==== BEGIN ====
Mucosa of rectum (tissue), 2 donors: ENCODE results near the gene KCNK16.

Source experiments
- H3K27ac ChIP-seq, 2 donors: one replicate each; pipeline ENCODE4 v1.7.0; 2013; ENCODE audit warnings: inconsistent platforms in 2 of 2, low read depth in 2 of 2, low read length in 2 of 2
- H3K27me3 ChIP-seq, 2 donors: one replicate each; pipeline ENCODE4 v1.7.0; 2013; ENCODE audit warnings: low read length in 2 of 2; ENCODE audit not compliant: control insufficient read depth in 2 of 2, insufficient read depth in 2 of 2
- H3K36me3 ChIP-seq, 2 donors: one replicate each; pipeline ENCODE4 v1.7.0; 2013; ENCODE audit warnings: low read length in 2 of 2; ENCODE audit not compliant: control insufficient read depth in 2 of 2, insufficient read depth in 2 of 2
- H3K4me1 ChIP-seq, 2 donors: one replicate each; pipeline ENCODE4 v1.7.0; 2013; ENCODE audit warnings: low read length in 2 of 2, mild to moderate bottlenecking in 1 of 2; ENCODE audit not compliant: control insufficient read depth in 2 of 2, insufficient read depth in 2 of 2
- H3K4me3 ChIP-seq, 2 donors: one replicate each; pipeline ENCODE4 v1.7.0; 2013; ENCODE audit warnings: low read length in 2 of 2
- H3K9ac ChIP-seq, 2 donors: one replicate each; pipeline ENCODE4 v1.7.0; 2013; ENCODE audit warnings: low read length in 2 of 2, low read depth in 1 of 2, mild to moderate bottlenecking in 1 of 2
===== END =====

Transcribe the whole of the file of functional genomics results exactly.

Mucosa of rectum (tissue), 2 donors: ENCODE results near the gene KCNK16.

Source experiments
- H3K27ac ChIP-seq, 2 donors: one replicate each; pipeline ENCODE4 v1.7.0; 2013; ENCODE audit warnings: inconsistent platforms in 2 of 2, low read depth in 2 of 2, low read length in 2 of 2
- H3K27me3 ChIP-seq, 2 donors: one replicate each; pipeline ENCODE4 v1.7.0; 2013; ENCODE audit warnings: low read length in 2 of 2; ENCODE audit not compliant: control insufficient read depth in 2 of 2, insufficient read depth in 2 of 2
- H3K36me3 ChIP-seq, 2 donors: one replicate each; pipeline ENCODE4 v1.7.0; 2013; ENCODE audit warnings: low read length in 2 of 2; ENCODE audit not compliant: control insufficient read depth in 2 of 2, insufficient read depth in 2 of 2
- H3K4me1 ChIP-seq, 2 donors: one replicate each; pipeline ENCODE4 v1.7.0; 2013; ENCODE audit warnings: low read length in 2 of 2, mild to moderate bottlenecking in 1 of 2; ENCODE audit not compliant: control insufficient read depth in 2 of 2, insufficient read depth in 2 of 2
- H3K4me3 ChIP-seq, 2 donors: one replicate each; pipeline ENCODE4 v1.7.0; 2013; ENCODE audit warnings: low read length in 2 of 2
- H3K9ac ChIP-seq, 2 donors: one replicate each; pipeline ENCODE4 v1.7.0; 2013; ENCODE audit warnings: low read length in 2 of 2, low read depth in 1 of 2, mild to moderate bottlenecking in 1 of 2